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Routine Postoperative Antibiotic Prophylaxis Offers No Benefit After Hepatectomy...



Routine Postoperative Antibiotic Prophylaxis Offers No Benefit After Hepatectomy—A Systematic Review And Meta-Analysis

May 12, 2022

HEIDELBERG, GERMANY – On May 12, 2022, Liver Surgery Research’s new research, “Routine Postoperative Antibiotic Prophylaxis Offers No Benefit After Hepatectomy—A Systematic Review And Meta-Analysis,” authored by Anastasia Murtha-Lemekhova, Juri Fuchs, Miriam Teroerde, Ute Chiriac, Rosa Klotz,Daniel Hornuss, Jan Larmann, Markus A. Weigand, and Katrin Hoffmann was published. This manuscript was published by the open access journal Antibiotics (MDPI), which has an impact factor of 4.639, and ranks 26/92 in the "Infectious Diseases" category and 75/275 in the "Pharmacology & Pharmacy" category in the Web of Science.

Background: Prophylactic antibiotics are frequently administered after major abdominal surgery including hepatectomies aiming to prevent infective complications. Yet, excessive use of antibiotics increases resistance in bacteria. The aim of this systematic review and meta-analysis is to assess the efficacy of prophylactic antibiotics after hepatectomy (postoperative antibiotic prophylaxis, POA).

Method: This systematic review and meta-analysis was completed according to the current PRISMA guidelines. The protocol has been registered prior to data extraction (PROSPERO registration Nr: CRD42021288510). MEDLINE, Web of Science and CENTRAL were searched for clinical reports on POA in hepatectomy restrictions. A random-effects model was used for synthesis. Methodological quality was assessed with RoB2 and ROBINS-I. GRADE was used for the quality of evidence assessment.

Results: Nine comparative studies comprising 2987 patients were identified: six randomized controlled trials (RCTs) and three retrospectives. POA did not lead to a reduction in postoperative infective complications or have an effect on liver-specific complications—post-hepatectomy liver failure and biliary leaks. POA over four or more days was associated with increased rates of deep surgical site infections compared to short-term administration for up to two days (OR 1.54; 95% CI [1.17;2.03]; p = 0.03). Routine POA led to significantly higher MRSA incidence as a pathogen (p = 0.0073). Overall, the risk of bias in the studies was low and the quality of evidence moderate.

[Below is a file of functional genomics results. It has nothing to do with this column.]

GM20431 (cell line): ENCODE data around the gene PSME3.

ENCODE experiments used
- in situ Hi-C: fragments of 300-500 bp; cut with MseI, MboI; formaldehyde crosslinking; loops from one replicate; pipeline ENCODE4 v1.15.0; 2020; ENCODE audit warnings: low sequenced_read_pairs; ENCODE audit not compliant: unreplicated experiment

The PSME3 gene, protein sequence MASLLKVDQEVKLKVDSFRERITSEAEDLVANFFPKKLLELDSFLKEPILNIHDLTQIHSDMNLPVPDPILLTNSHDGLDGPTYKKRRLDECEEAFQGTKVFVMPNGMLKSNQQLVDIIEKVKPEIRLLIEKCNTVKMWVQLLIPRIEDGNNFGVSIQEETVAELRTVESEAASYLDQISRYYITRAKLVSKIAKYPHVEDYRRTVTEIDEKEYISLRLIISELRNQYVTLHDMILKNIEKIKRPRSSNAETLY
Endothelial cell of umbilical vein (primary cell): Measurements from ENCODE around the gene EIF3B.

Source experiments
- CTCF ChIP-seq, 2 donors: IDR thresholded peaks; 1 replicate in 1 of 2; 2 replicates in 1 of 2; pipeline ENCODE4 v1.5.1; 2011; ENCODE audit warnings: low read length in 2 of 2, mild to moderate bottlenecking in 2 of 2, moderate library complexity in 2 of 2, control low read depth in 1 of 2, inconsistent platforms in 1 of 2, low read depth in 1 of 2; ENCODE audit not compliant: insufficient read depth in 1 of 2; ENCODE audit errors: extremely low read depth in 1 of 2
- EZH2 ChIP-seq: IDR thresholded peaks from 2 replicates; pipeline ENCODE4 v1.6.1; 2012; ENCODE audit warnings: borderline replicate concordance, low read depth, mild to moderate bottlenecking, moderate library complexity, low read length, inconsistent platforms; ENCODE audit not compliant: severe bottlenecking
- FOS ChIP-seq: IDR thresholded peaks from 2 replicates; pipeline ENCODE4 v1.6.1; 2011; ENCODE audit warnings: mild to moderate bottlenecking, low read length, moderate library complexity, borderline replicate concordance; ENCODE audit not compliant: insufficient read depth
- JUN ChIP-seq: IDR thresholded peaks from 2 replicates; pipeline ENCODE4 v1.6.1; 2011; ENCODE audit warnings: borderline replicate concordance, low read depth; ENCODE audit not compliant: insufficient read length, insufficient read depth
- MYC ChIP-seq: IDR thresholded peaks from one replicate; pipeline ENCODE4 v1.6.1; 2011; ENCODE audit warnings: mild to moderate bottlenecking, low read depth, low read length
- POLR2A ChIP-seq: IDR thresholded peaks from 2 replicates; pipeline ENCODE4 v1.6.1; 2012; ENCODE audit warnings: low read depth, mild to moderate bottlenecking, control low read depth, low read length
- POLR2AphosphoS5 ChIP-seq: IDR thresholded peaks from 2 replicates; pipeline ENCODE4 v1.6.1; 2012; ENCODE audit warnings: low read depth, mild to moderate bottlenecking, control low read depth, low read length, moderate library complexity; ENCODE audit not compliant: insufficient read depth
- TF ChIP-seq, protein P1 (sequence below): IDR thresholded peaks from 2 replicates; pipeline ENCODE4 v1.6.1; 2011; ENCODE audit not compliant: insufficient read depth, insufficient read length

Conclusion: Routine POA cannot be recommended after hepatectomy since it does not reduce postoperative infection or liver-specific complications but contributes to resistance in bacteria. Studies into individualized risk-adapted antibiotic prophylaxis strategies are needed to further optimize perioperative treatment in liver surgery. To learn more about this study, visit

About Liver Surgery Research

Liver Surgery Research (LSR) is a medical research group, located at Heidelberg University in Heidelberg – Germany. LSR specializes in research investigating liver regeneration after hepatectomy (liver resection) and post-hepatectomy liver failure, HCC development and treatment (especially in the context of MAFLD [metabolically associated fatty liver disease]), and rare liver lesions and diseases. LSR is the founder and leader of the RELIVE (RarE LIVEr) Initiative; a multidisciplinary project to establish evidence-based therapies for rare liver diseases. LSR is currently working on over 20 research projects and has over 100 peer reviewed published authorships. To learn more about Liver Surgery Research, visit


Nicholas Murtha

Communications Manager

Liver Surgery Research at Heidelberg University


Murtha-Lemekhova, Anastasia, Juri Fuchs, Miriam Teroerde, Ute Chiriac, Rosa Klotz, Daniel Hornuss, Jan Larmann, Markus A. Weigand, and Katrin Hoffmann. 2022. "Routine Postoperative Antibiotic Prophylaxis Offers No Benefit after Hepatectomy—A Systematic Review and Meta-Analysis" Antibiotics 11, no. 5: 649.

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